Opponent's argument to vote No:No senators spoke against the amendment.
Despite the positive elements of this legislation, the main sticking point is whether temporary extensions of tax relief should be offset with permanent tax increases elsewhere. The White House issued a statement recommending a Presidential veto of this bill in its current form. [Vote NAY to] allow the Senate to work its will and pass legislation that can be quickly signed by the President.
But what happens with the DeMint motion, he gives China and India a veto power over what we should be doing. Imagine saying we are not going to do anything about human rights until China acts. Why would we give up our chance to take the mantle of leadership and finally grab hold of this issue? I cannot look into the eyes of my grandchildren and tell them: Sorry, I am giving over my proxy to China & India, and I can't do anything about it.
Proponents support voting YES because:
This legislation seeks to end the unwarranted tax breaks & subsidies which have been lavished on Big Oil over the last several years, at a time of record prices at the gas pump and record oil industry profits. Big Oil is hitting the American taxpayer not once, not twice, but three times. They are hitting them at the pump, they are hitting them through the Tax Code, and they are hitting them with royalty holidays put into oil in 1995 and again in 2005.
It is time to vote for the integrity of America's resources, to vote for the end of corporate welfare, to vote for a new era in the management of our public energy resources.
Opponents support voting NO because:
I am wearing this red shirt today, because this shirt is the color of the bill that we are debating, communist red. It is a taking. It will go to court, and it should be decided in court.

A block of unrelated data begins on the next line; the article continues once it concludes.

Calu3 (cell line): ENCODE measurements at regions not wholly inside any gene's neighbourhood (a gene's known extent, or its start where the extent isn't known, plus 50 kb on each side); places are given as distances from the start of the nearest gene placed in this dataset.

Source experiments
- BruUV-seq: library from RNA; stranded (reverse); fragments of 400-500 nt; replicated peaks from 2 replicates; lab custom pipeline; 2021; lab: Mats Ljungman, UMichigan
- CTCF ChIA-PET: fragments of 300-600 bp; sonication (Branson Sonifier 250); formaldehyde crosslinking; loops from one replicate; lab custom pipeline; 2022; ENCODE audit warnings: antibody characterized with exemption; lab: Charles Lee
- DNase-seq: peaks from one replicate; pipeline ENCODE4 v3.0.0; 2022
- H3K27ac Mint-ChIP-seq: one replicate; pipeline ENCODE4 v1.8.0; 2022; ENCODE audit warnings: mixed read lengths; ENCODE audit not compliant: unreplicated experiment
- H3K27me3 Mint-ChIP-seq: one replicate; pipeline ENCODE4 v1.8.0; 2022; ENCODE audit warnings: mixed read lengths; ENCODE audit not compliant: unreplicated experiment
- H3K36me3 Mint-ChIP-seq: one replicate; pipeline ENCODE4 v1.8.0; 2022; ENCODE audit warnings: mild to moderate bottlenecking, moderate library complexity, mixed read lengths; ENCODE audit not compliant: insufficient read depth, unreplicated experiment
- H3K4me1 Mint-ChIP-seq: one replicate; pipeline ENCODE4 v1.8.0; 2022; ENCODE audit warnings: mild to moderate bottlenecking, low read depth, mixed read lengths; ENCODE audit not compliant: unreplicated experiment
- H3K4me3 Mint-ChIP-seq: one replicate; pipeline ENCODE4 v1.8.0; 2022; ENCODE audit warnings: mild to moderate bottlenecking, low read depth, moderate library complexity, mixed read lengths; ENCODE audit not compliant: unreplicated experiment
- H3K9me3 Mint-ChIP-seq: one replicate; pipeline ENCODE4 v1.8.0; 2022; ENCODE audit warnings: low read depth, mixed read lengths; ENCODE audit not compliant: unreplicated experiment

This bill will increase the competitive edge of foreign oil imported to this country. If the problem is foreign oil, why increase taxes and make it harder to produce American oil and gas? That makes no sense. We should insert taxes on all foreign oil imported. That would raise your money for renewable resources. But what we are doing here today is taxing our domestic oil. We are raising dollars supposedly for renewable resources, yet we are still burning fossil fuels.
Status: Bill passed Bill passed, 65-27
Proponents recommend voting YES because:
Our NOPEC bill will authorize filing suit against nations that participate in a conspiracy to limit the supply, or fix the price, of oil. In addition, it will specify that the doctrines of sovereign immunity do not exempt nations that participate in oil cartels from basic antitrust law.
Opponents recommend voting NO because:
No one likes OPEC. But this amendment, in my opinion, would make bad law. The Framers of the Constitution wisely assigned responsibility for formulating foreign policy and conducting foreign relations to the President and to the Congress, not to the law courts.
The amendment before us has its roots in a lawsuit filed by the labor union nearly 30 years ago. The union at that time charged OPEC with price fixing in violation of our antitrust laws. The trial court dismissed the case on the ground that OPEC members are sovereign nations and are immune from suit. Adopting the amendment will undoubtedly be very popular, but it is also very unwise.
In addition, we here in the Senate ought to consider how enactment of this amendment might affect our relations with OPEC members. What will be the international repercussions when the US starts awarding judgments against foreign nations and attaching their assets in this country? Will other nations start to view our trade policies--such as our nuclear trade restrictions--as violations of their antitrust laws?